A couple of decades ago, my friend Moose and I made a batch of dark rum in the traditional manner. After performing a little research into the rum making techniques of the 18th and 19th centuries, we assembled the necessary apparatus and began. Here is a description of that project.
History of Rum Making
Rum is a beverage that seems to have had its origins on the 17th century Caribbean sugarcane plantations and by the 18th century its popularity had spread throughout world. Encyclopædia Britannica of 1771 provides a description of the traditional rum making process:
“When a sufficient stock of the materials is got together, they add water to them, and ferment them in the common method, though the fermentation is always carried on very slowly at first; because at the beginning of the season for making rum in the islands, they want yeast, or some other ferment to make it work; but by degrees, after this they procure a sufficient quantity of the ferment, which rises up as a head to the liquor in the operation; and thus they are able afterwards to ferment and make their rum with a great deal of expedition, and in large quantities.”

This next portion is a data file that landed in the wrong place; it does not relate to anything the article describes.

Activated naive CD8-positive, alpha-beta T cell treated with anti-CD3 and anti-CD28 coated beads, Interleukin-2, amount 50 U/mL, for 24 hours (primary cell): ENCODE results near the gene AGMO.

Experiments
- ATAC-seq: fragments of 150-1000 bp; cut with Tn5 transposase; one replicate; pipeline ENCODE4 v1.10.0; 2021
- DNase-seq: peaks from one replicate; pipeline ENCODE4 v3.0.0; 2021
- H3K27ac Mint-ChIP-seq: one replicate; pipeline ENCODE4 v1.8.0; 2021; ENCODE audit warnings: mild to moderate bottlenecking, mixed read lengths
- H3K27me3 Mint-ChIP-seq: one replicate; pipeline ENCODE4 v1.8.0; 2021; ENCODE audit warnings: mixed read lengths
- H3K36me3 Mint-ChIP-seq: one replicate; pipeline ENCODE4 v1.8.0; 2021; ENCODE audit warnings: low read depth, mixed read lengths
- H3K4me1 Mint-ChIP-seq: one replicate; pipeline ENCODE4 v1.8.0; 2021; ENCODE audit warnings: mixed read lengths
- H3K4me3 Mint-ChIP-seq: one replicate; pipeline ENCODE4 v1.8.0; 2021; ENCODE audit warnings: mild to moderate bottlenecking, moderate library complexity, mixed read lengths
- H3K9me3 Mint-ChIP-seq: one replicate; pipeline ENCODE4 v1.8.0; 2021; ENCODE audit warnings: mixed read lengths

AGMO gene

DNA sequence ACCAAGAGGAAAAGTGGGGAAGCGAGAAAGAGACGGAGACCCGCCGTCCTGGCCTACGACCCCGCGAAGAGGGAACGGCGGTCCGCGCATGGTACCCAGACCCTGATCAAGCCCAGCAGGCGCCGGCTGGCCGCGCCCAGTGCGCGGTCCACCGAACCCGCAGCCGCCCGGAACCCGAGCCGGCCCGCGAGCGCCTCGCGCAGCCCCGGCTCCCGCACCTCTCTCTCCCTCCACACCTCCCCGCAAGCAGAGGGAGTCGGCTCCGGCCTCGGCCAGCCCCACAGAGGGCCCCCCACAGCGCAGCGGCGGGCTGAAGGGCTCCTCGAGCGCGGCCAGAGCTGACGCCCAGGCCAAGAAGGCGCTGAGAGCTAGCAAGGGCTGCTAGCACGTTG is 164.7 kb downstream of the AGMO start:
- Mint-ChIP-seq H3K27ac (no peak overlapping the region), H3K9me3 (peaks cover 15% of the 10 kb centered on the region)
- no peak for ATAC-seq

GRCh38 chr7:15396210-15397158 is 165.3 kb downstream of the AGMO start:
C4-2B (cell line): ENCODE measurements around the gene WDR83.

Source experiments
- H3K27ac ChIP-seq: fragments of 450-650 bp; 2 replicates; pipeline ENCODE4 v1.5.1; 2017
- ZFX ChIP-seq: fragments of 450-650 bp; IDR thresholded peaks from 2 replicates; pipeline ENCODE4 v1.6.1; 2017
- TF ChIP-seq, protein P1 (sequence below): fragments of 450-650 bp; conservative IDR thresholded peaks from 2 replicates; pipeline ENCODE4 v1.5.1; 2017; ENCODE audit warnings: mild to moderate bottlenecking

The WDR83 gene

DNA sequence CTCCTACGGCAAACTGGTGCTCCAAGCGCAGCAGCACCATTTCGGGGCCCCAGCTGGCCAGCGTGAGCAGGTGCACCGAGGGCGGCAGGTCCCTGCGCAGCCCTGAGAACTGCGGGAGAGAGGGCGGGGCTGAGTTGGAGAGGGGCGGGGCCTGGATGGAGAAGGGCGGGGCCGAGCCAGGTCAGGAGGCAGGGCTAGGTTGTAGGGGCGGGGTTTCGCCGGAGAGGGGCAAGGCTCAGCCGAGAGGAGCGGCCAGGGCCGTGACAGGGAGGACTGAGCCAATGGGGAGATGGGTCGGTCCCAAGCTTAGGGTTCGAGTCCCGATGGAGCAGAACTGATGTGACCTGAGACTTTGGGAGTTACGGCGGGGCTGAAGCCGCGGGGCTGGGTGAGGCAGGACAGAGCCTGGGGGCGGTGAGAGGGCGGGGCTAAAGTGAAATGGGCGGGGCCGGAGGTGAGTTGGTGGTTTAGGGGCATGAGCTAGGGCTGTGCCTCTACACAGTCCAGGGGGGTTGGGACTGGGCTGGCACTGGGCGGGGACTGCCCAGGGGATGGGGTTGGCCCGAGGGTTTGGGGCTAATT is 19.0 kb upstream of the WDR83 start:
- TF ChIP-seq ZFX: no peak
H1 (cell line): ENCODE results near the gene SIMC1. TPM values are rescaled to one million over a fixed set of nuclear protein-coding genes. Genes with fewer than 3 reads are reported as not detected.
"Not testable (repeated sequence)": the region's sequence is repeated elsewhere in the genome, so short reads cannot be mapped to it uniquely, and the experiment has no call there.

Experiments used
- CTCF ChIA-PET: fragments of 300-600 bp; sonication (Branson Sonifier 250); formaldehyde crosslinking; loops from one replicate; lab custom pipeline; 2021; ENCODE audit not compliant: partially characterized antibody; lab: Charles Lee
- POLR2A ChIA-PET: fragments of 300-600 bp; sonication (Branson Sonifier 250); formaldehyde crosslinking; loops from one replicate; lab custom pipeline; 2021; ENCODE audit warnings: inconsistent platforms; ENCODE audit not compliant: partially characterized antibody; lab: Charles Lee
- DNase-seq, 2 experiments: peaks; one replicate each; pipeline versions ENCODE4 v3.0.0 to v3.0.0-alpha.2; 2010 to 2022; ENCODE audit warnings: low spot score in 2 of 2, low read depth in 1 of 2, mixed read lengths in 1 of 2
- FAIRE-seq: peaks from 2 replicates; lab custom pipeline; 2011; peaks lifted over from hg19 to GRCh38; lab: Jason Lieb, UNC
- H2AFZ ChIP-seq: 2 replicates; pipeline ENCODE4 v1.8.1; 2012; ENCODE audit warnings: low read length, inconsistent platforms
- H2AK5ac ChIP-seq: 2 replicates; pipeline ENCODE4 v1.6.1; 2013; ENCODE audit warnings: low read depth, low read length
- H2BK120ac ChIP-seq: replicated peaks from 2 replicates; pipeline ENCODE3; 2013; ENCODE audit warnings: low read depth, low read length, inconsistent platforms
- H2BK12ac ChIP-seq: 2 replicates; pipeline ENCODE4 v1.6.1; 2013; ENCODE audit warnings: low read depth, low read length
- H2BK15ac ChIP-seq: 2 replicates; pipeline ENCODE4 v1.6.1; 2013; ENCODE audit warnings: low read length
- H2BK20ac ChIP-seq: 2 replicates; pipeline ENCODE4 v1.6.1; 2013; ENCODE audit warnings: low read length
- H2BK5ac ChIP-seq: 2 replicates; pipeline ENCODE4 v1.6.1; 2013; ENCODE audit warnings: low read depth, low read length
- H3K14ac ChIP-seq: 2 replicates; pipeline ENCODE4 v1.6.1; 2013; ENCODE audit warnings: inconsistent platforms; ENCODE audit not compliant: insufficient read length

“When the wash is fully fermented, or to a due degree of acidity, the distillation is carried on in the common way, and the spirit is made up proof: though sometimes it is reduced to a much greater strength, nearly approaching to that of alcohol or spirit of wine, and it is then called double distilled rum. It might be easy to rectify the spirit and bring it to a much greater purity than we usually find it to be of: for it brings over in the distillation a very large quantity of the oil; and this is often so disagreeable, that the rum must be suffered to be by a long time to mellow before it can be used; whereas; if well rectified, it would grow mellow much sooner, and would have a much less potent flavour.”
The article from Encyclopædia Britannica finishes with a useful tip for determining the quality of rum:
“The best method of judging of it is, by setting fire to a little of it; and when it has burnt away all the inflammable part, examining the phlegm both by the taste and smell.”
In another era, Lloyd’s Encyclopædic Dictionary of 1895 described rum as:
“A spirit distilled chiefly in the West Indies from the fermented skimmings of the sugar-boilers and molasses, together with sufficient cane juice to impart the necessary flavour.”
Lloyd also laments that “Much of the rum sold in this country is merely plain spirit, coloured with burnt sugar, and flavoured with rum flavouring.”